Quick-Thoughts: Jungle Cruise

I love Metallica as much as the next guy, but I already kind of wasn’t that crazy about their song Nothing Else Matters. I must say though, this movie’s rendition of it alongside its “accompanying visuals” made me want to actually shoot the song now. 

“Part Raiders! Part Pirates!” If you pitched that to me right now, as I pretend to be your imaginary stock stereotype producer, I’d have to exclaim, “YES, PLEASE”, but there’s something so dryly uninteresting with how Disney’s Jungle Cruise goes about such an alluring concept. There’s a scene in the beginning of the movie where The Rock (i.e. Frank Wolff) is telling a bunch of cliché puns to his audience of boat riders, and obviously the joke of it all is that they find them to be unbearably cringy. Funny thing is though, a majority of this movie to me ironically felt like a bunch of clichés from every arc to every resolution, to most its quips and most its thrills, that would have me cringing as well. This conundrum truly feels like a been there done that (and far better too) situation in the flesh. From the “Rainforest DLC” pack for the Davy Jones crew to the (like maybe three) over-the-top Keaton set pieces, like mentioned before, this must certainly be Disney’s final stroke attempt at making the next Pirates of the Caribbean genre of franchise while also adding a dash of some “Jones tones” for the archeologist enthusiasts and the general formula of the modern blockbuster that Disney has very much helped establish, crossbreeding the output in totality. To keep things short, the journey here doesn’t seem to operate how it would like its subgenre-blend to pan out. Although, I guess that’s what happens when you hand this demanding burden over to Jaume Collet-Serra, a mixed bag of a director for me who’s (sorry!) atrocious shot compiling of action sequences here feels more Pan (2015) than it does Gore Verbinski’s pirate features. 

Besides the fact that green screen effects can still look this bad — it’s like the Return of the Jedi (1983) speeder bike chase scene all over again! King Kong (2005) basically nailed this technological stuff 15 years ago people c’mon! — the whole picture appears more lost and hastily assembled not when it comes to its effects team, but rather when it comes to its writing; s**t gets so junkie hooked on using awkward McGuffins at any given time that they didn’t even try to make them seem plausible by the end, probably just thinking by that point, “ah screw it; this will happen cause we want it to and we’re done making excuses for it; go home now and please don’t act like you care enough to complain after all we’ve been through”, and by golly they were absolutely f**king right because I didn’t. If anything, it was like I was collectively witnessing an actual crumbling idea fall in full cinematic view. I’m sure someone will find a bit of beauty in that, right?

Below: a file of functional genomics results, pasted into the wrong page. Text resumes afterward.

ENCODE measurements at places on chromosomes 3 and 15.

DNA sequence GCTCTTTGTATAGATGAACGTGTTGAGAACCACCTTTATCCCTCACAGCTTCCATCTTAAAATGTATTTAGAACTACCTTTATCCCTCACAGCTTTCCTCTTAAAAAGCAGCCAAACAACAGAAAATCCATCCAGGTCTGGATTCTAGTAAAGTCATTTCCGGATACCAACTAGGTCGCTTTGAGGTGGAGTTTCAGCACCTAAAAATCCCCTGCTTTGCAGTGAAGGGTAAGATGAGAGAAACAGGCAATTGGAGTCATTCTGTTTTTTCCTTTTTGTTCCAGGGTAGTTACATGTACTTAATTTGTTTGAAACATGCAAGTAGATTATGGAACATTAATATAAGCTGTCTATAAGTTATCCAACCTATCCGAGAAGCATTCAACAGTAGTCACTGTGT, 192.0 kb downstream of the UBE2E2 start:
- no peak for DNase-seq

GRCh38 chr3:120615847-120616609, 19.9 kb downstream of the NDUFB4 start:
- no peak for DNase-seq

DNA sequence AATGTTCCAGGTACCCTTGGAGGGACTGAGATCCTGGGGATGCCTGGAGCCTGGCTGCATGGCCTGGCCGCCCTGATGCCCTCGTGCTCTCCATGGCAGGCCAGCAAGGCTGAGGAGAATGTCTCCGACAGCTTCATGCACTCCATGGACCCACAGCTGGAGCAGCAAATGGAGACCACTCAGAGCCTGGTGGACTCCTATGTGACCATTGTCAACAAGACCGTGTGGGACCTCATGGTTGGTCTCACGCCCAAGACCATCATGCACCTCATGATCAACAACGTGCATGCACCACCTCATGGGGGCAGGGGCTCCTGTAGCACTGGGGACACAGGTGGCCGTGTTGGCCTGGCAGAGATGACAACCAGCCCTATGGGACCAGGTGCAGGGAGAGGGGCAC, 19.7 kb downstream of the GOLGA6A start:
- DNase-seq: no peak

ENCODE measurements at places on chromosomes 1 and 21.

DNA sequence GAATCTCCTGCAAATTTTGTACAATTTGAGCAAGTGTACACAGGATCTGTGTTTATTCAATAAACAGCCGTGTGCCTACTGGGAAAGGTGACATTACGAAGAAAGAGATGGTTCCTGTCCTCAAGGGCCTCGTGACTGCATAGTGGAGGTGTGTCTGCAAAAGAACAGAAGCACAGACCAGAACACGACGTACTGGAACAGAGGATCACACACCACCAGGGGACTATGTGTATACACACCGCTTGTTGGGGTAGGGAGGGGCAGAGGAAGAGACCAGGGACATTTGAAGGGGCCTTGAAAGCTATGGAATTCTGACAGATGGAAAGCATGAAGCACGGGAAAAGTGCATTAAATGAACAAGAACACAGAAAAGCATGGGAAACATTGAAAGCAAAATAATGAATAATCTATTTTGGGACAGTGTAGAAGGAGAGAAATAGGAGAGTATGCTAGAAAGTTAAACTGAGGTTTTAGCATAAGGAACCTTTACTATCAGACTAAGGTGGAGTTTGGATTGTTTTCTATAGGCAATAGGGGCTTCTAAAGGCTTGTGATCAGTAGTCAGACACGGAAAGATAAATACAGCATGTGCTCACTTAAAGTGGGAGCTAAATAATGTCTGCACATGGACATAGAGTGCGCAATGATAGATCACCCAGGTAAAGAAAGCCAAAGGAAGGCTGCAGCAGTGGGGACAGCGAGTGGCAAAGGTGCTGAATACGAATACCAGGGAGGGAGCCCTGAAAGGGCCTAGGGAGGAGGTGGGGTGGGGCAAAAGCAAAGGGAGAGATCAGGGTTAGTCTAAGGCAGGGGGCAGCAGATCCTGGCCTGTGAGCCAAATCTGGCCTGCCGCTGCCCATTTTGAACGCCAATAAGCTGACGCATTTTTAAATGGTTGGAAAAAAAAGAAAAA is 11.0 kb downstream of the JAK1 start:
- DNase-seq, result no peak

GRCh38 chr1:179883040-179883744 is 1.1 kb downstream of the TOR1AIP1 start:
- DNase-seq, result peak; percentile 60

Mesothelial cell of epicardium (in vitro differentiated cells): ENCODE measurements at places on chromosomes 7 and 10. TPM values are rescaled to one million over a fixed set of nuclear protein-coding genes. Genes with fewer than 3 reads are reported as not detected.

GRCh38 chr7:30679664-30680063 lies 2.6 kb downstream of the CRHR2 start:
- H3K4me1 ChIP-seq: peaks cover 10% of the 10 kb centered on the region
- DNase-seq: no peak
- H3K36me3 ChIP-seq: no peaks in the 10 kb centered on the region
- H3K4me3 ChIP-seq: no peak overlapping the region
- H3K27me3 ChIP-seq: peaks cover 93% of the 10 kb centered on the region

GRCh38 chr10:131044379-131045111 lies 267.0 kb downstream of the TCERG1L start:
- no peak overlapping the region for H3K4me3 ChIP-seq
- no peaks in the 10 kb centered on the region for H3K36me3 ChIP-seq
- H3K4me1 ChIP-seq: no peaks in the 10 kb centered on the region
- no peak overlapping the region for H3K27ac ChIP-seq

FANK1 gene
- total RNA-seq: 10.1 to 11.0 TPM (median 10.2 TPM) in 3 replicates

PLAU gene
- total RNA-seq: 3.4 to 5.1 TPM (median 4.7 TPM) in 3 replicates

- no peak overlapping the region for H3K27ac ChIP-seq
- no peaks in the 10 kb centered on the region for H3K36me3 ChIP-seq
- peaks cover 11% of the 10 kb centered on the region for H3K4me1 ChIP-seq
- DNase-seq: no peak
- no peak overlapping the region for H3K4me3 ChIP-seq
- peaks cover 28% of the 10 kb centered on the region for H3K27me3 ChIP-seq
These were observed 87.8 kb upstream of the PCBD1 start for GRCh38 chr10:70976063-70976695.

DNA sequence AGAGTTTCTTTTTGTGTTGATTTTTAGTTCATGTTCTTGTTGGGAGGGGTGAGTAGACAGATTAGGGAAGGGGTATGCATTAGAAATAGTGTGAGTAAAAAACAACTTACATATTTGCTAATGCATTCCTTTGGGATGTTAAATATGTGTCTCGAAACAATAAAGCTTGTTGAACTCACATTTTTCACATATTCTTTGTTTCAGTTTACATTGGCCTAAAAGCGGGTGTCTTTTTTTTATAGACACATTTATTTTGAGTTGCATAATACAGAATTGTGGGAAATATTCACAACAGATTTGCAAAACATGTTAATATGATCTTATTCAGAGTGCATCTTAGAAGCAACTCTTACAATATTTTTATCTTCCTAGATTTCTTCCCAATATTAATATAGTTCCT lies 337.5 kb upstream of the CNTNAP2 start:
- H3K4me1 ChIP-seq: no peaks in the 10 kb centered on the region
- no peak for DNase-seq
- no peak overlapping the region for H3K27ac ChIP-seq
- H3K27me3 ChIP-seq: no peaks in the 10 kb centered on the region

Yet, in hindsight, I can’t say this movie is a complete unwatchable disaster, more so gearing towards the painfully mediocre and run-of the mill side of things than the abysmally amateur; although if you ask me, “run-of-the-mill” is starting to become the new “abysmal” and “amateur” for me. But yes, this does entail, however, that the expectedly professional actors do give competent performances here, and The Rock’s (i.e. Frank Wolff’s) trickster persona ends up being by a long-shot the most entertaining thing about the film despite how they idly write in and reveal his many complexions. I can’t turn down the Nazi-incentive attitude of good old Meth Damon too, though I wish they let the man go full psycho instead of chastising his peculiarities every time it finally seemed like they were about to burst. Nonetheless, I do genuinely think there are a few clever scallywag gags here and there that do remind me of some A-class Pirates fare [again, mostly transpiring because of the shenanigans by The Rock (i.e. Frank Wolff)] but it only happens ever so occasionally within this over two-hour runtime that feels more like it’s wasting minutes being indecisive of if it should cater to the modern thrills of say a Jumanji 2 (2017)-type framework or rather the nostalgia of its acclaimed adventurous ancestors. In my opinion, it just barely fails in both regards. All in all, Jungle Cruise is sadly *sigh* mostly nothing but forgettable.

Anyways, does anyone else think Emily Blunt kind of looks like Billie Eilish? Idk why, but I just noticed that…

Verdict: D+

2021 Ranked

“Jungle Cruise” is now playing in theaters and available to purchase on Disney+.

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